Beauty and Lifestyle Expert
There has been some major noise in recent years about the health and beauty benefits of cutting back on sugar intake. But how can it be safely, realistically and for the long haul? Emma-Charlotte Bangay gets to the sweet centre of sugar-lite living.
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No one is contesting that a low-sugar diet is a healthy diet. What is hotly debated however, is whether sugar should be cut out – or simply cut back on.
Here are some points to help you make up your own mind:
Sugar Is Addictive
Much research supports this. But a recent US study showed that in lab rats, the sugar in Oreos proved as addictive as cocaine, stimulating the release of opiates in the body, which then set off a ‘high’ feeling. This sends the message to the brain that we want more. And we want it now.
Sugar Has Serious Health Ramifications
Sugar has been shown to contribute to nutrient deficiencies – particularly magnesium, B group vitamins and zinc – which some research has linked to depression and anxiety. Further serious health deficits include heart disease, type-2 diabetes, cancer and obesity. It was the threat of the latter that spurred an overweight father of four, David Gillespie, to research ways to overcome his the excess weight, ongoing lethargy and sleep deprivation. What he discovered was not that sugar was making him fat, but that it was also poisoning him and his family. Today, David – now a father of six – is credited with the shift in how we perceive sugar, and thanks to his many books – most notably, Sweet Poison – consumers are armed with more accessible information on how to lead a sugar free life.
Similarly, it was ill-health that led founder of I Quit Sugar, Sarah Wilson, to ‘experiment’ with cutting back on the white stuff herself in 2011. Nearly four years later, her expert navigation and blazing spotlight on the sugar that sneaks into our everyday, has sparked a health revolution, several books and an increasingly popular online supported ‘I Quit Sugar’ program (with 260,000 people completing it to date.) And Sarah? “Today I’m still off the sugar, I’ve lost the weight, no longer have 3pm slumps and manage my disease much better,” she says on her blog.
Sugar = Sad Skin
When you ingest sugar, it enters your bloodstream and triggers a process in the body called glycation, which stretches the protein fibres in the skin, leading them to snap. The result is sagging, aged skin explains author, Health Coach and Whole Foods Chef, Lee Holmes. “But wait, there’s more!” she adds. “The glycation process continues and as the proteins fire up and begin to mutate, harmful new molecules called Advanced Glycation End (AGES) are created and the accumulation of these can cause inflammation and activate your immune system to start misbehaving like a naughty school boy.” This means increased signs of ageing, dehydration, wrinkles and sallowness. Which begs the question. Were those several Wagon Wheels worth it?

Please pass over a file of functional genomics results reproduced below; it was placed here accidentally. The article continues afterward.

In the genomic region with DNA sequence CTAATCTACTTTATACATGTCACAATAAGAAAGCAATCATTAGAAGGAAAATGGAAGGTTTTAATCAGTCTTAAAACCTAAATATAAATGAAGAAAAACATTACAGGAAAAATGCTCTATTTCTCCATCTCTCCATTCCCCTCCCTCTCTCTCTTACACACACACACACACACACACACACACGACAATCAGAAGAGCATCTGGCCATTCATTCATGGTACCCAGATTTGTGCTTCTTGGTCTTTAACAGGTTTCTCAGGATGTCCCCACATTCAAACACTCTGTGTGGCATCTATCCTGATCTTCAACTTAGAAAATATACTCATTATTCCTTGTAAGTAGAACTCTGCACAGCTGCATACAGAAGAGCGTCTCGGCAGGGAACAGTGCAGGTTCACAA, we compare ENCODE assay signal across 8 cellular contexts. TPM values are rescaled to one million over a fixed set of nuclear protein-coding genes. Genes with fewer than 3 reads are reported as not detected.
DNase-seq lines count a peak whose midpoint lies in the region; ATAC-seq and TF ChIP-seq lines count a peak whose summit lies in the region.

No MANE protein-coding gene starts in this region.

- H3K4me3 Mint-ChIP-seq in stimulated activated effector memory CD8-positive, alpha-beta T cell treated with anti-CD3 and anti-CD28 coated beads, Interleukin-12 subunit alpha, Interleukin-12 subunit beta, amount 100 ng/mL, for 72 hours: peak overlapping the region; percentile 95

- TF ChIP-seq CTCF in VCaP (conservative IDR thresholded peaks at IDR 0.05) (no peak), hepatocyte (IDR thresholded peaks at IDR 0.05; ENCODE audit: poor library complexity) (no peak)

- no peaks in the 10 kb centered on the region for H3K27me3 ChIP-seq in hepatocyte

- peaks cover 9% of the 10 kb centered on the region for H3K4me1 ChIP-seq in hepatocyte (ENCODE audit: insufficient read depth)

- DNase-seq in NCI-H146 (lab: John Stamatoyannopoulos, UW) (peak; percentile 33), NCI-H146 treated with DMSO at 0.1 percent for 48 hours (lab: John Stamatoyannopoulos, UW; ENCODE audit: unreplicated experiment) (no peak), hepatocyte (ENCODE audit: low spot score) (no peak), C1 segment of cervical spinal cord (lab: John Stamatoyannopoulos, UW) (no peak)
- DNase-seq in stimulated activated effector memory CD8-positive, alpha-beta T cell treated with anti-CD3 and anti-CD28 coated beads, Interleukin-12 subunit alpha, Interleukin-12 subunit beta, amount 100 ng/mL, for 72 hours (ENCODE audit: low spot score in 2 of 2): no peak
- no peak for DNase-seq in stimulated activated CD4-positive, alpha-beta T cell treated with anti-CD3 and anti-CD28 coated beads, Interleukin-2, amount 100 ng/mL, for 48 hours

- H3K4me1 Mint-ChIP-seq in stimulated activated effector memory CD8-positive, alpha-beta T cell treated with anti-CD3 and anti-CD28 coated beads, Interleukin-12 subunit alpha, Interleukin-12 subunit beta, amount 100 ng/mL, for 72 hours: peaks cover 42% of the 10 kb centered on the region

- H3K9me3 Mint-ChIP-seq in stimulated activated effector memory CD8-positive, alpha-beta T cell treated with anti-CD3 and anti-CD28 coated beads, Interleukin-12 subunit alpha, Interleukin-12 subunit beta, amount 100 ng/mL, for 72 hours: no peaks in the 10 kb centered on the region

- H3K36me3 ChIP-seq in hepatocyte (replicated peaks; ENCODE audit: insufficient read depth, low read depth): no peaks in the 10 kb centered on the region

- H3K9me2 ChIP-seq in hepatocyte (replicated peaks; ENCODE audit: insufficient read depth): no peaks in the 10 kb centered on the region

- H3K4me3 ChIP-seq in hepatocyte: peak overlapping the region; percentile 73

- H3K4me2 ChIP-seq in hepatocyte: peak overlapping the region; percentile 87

Sugar Has A Healthier Sister
“Stevia is my favourite natural sweetener because it’s actually a herb but 300 times sweeter than regular sugar so you need only use a minute amount,” says Dietitian and Nutritionist, Jaime Rose Chambers. “I like the liquid concentrate and it’s lovely with a tiny drop added to yoghurt or porridge for a little sweetness.”
Sugar Can Be Replaced, Not Repelled
When asked what being sugar free means in her expert opinion, Holmes notes that it’s more about replacing it, than repelling it completely. “In my view it is to cut down on sugar and replace white and processed sugar with more natural alternatives such as Stevia or Rice Malt Syrup,” she says. “I don’t believe in cutting it out altogether. Personally follow the 80/20 rule and have a gelato when I feel like it, otherwise you are stepping into eating disorder territory,” she says.
Sugar Can Prove Sneaky And Stealthy
If a product claims to be sugar free, be skeptical. Be very, very skeptical – and read the fine print on the list of ingredients, urges Holmes. “More often than not these are neurotoxic and basically better used for cleaning the pool or using as brake fluid for the car,” she cautions.
Sugar Reduction is Best Served Slow
Just do it gradually and don’t be too heavy and restrictive about it, suggests Holmes. Even if you are just cutting down on the amount of processed foods that you are eating, you’ll be cutting out a lot of unhealthy processed sugar in the process, she warns.
Sugar Can Be Reduced In Every. Single. Meal.
Replace muesli (which can often contain added sugar even if it claims to be sugar free) with “porridge made from traditional oats (no honey or sugar added) or grainy toast with eggs, avocado or cheese,” suggests Jaime.
Choose wholegrain bread over white and fill it with sugar-free goodness like salad, ditching the butter, mayonnaise and fried schnitzel!
Pasta (preferably wholegrain) is fine; it’s the pre-packaged tomato-based pasta sauces that can prove problematic, notes Jaime. “A good way to get around that is to make your own sauce from scratch with some tinned crushed tomatoes, olive oil, garlic, onion and basil,” she suggests.
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